Wednesday, January 29, 2014

Inequality v. disparity

The phrase income inequality — a phrase not in the State of the Union address, but a phrase that is everywhere in commentary on that address — makes me uneasy. In a capitalist economy, what could be the alternative to income inequality? People earn more or less, for many reasons. And indeed, some of those reasons are a matter of injustices woven deep into American life. But income, unlike rights, cannot be distributed equally to all.

Equal pay for equal work? Of course. But the phrase income inequality points to a larger matter: the great gap between the wealthiest Americans and everyone else. The problem there is not income inequality: it is income disparity.

A related post
Income disparity in higher ed

comments: 7

The Arthurian said...

Good post.

Some people specify "the extreme inequality" of recent times, trying to reach your "disparity".

It's important, because it's hard enough to achieve economic goals when they are clearly defined. Harder when not.

Michael Leddy said...

Thanks, Arthurian.

Anonymous said...

It is an interesting exchange of one word for another. Oddly neither word fits into an equation nor can be keyed in to a calculator to do the math. As Arthurian noted, "it's hard enough toe achieve economic goals when clearly defined." To what rational number or numeric value is the ratio named disparity equal, so that one may begin to calculate the outcome for policy decisions? Without a number, a solution is definitely not calculable.

Michael Leddy said...

I cited Peter Drucker’s ratio of 20:1 (highest-paid to lowest-paid person in a company) in a previous post. Executives willing to cap their own pay could make that happen.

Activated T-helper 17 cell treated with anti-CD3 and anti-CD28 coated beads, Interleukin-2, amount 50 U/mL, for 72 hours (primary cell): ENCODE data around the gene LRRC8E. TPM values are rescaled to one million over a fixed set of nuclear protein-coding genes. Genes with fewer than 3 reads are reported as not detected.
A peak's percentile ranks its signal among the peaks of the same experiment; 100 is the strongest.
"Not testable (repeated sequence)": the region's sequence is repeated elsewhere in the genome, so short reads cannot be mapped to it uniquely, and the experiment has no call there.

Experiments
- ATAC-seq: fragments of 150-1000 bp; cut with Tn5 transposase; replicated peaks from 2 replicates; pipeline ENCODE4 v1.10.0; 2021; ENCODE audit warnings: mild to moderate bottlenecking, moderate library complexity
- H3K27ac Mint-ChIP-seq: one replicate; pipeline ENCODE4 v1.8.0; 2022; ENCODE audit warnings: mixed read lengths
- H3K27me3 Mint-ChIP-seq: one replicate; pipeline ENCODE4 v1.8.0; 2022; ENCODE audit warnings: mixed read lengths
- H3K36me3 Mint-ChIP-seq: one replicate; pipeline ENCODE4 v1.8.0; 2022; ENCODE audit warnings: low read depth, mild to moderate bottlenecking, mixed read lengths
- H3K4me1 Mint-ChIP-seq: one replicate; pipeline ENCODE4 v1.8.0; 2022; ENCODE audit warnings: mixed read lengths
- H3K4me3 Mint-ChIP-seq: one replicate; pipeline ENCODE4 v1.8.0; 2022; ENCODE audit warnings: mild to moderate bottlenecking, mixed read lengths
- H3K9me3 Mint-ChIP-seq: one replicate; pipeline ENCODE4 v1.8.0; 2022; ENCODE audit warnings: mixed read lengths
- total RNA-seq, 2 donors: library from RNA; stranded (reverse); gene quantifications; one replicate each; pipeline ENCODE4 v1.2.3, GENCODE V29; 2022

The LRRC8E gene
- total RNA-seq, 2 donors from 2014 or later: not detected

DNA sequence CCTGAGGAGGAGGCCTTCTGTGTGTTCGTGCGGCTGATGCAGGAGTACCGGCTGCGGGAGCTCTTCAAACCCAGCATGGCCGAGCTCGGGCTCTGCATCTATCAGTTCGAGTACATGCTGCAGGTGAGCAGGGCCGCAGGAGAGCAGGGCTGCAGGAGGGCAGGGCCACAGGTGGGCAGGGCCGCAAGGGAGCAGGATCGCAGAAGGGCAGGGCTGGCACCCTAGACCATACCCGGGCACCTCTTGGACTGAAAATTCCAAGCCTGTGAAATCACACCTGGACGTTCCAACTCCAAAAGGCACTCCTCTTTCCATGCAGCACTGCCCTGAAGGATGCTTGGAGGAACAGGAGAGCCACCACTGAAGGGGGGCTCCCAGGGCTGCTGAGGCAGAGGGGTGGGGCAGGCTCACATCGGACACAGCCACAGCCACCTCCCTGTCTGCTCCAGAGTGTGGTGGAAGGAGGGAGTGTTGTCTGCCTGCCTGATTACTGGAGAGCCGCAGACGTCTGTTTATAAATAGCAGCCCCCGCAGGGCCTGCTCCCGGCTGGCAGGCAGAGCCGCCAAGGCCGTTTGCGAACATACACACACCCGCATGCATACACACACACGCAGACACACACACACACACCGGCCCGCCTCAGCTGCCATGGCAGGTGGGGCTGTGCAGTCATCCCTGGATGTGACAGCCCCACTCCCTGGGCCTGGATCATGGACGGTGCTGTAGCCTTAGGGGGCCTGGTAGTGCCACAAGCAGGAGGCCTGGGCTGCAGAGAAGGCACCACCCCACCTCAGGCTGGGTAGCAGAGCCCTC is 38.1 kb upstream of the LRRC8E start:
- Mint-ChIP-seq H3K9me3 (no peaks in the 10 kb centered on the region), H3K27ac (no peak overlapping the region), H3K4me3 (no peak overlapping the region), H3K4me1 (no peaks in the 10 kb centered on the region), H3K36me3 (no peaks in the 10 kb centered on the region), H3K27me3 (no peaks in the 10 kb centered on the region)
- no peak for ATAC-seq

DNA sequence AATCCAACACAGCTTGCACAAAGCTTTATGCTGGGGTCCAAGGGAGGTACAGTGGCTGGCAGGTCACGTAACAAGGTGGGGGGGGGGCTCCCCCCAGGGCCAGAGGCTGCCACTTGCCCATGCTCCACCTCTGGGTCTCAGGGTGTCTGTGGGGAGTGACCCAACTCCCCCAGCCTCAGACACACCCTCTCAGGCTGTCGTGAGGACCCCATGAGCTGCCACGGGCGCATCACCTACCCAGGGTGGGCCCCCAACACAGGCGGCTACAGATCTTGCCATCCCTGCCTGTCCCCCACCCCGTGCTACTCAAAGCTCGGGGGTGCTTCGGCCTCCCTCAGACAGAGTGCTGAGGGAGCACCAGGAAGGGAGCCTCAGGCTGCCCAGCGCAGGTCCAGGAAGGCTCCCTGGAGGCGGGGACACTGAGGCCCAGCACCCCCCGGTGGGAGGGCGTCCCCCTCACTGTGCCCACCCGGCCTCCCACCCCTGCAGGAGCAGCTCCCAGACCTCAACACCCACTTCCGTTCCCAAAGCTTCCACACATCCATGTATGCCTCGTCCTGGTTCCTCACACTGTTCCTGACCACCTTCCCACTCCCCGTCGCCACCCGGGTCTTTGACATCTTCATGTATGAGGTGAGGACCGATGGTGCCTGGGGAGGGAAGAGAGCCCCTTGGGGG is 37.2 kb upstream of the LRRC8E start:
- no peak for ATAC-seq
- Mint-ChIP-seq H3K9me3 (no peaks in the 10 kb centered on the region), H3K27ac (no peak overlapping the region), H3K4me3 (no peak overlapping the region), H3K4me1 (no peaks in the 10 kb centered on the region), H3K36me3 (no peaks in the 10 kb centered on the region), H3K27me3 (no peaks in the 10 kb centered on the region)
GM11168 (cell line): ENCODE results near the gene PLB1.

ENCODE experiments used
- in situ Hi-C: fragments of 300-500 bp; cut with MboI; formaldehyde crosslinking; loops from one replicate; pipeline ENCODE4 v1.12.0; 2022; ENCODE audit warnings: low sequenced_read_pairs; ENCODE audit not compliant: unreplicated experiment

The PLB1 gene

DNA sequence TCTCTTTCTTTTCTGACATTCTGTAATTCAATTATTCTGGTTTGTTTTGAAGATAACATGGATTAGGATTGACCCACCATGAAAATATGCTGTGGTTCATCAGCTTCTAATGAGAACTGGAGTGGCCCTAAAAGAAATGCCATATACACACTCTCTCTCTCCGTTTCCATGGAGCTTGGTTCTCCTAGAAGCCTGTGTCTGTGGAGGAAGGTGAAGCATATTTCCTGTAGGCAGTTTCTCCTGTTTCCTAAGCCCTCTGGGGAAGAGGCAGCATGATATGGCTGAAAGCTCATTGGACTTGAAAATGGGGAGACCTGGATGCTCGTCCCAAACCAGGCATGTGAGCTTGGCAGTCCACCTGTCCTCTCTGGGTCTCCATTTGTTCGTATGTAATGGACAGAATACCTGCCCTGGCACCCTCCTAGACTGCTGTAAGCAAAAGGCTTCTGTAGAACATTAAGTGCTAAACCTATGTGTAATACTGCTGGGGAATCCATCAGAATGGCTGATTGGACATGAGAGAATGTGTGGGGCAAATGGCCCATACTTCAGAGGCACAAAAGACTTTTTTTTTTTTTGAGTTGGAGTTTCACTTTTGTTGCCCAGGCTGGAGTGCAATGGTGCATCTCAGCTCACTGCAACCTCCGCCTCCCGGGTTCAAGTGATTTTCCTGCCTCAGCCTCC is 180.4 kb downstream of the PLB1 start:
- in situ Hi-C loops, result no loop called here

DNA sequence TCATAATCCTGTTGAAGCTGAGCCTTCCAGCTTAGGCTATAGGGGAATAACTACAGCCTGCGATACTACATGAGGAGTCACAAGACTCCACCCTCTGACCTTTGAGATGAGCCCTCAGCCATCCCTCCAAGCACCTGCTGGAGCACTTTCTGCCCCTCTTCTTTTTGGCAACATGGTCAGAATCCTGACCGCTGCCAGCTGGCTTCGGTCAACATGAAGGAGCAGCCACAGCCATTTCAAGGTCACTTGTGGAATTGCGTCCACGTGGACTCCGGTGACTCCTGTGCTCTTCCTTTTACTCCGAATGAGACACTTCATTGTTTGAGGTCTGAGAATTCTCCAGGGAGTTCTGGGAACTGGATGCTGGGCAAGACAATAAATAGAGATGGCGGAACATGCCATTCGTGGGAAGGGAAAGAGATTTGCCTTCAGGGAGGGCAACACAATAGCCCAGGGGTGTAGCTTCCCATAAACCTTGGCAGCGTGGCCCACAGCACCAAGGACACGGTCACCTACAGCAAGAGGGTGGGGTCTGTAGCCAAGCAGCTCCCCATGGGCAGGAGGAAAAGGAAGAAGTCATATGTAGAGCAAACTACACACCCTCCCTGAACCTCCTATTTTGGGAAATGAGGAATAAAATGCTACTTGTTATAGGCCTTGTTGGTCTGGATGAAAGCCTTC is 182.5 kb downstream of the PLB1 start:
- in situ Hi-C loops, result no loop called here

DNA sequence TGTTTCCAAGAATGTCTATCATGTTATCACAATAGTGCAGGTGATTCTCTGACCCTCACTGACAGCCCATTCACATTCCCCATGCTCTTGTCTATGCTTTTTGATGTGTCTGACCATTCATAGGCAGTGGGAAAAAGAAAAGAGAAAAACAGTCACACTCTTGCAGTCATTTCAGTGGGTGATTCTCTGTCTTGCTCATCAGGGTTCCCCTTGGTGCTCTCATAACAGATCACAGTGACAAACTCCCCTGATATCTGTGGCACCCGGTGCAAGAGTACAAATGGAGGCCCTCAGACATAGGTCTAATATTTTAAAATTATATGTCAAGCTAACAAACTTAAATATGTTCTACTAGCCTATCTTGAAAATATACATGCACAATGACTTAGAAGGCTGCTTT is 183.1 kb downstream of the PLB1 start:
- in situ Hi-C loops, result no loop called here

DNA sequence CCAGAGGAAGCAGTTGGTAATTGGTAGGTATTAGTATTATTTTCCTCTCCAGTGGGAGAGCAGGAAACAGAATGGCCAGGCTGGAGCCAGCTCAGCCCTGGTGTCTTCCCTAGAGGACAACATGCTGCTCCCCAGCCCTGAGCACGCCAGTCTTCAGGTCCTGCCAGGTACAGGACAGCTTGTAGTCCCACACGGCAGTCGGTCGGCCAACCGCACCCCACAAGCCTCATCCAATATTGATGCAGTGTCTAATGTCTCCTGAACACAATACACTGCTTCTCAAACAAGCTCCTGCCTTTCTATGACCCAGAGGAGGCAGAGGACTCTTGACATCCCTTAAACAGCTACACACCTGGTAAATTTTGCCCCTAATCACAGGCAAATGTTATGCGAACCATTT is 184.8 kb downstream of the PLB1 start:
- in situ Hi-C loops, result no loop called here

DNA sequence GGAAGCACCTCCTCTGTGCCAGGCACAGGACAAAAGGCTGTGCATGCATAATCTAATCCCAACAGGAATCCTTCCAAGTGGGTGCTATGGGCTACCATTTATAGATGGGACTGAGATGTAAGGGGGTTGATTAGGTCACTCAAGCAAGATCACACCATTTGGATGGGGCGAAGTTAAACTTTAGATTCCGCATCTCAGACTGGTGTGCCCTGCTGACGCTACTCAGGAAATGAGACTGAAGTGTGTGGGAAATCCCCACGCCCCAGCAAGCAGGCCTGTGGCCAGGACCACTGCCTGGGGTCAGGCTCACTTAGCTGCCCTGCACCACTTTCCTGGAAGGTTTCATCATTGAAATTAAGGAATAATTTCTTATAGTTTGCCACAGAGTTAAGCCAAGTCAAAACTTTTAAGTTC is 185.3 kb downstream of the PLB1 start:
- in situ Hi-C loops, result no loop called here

A substantial hike in the minimum wage would also help greatly.

Anonymous said...

I argue for equal pay for all, irrespective of the type of work, but based perhaps solely on hours per week actually worked. This would be true economic equality. You would receive the same as your college president, and both of you the same as the coaches and custodians. This is equality, while suggesting some might be willing to "cap their own pay" seems like no policy at all, but rather merely a call for voluntary compliance, something that has never worked on the highways as regards speeding, overeating at a buffet or such as alcohol consumption.

JuliaR said...

You might be interested in some of Philippe Van Parijs's work, about basic income. You could search the journals at your university library for his name as author. One article was titled "Why surfers should be fed".

Anonymous said...

Philippe Van Parijs writes, "When receiving one's basic income (pitched at an appropriate level) , one is not taking unfair advantage of others, because one is getting a share than is no larger than what others get in what is there for all to share. When receiving in addition the benefit of a public good which some others are producing, one may well be taking unfair advantage of others." All very clear, but it does not answer the notion of inequality or the new word, disparity. All those with income above the "basic" must at some level be viewed in some social manner, whether progressive income tax which other says is unfair, to Drucker-like ratios which limit the top "basic" rich income. For all the clever words, the question returns to numbers to put into a calculator to come up with whatever it is that "equality" is to differentiate it from "inequality." Everyone seems to love the words, but hates the ratio when it doesn't justify their relative income that is above the median for their society. So feed the idle surfer who refuses to work? Even Jesus, Lincoln and Lenin thought that silly.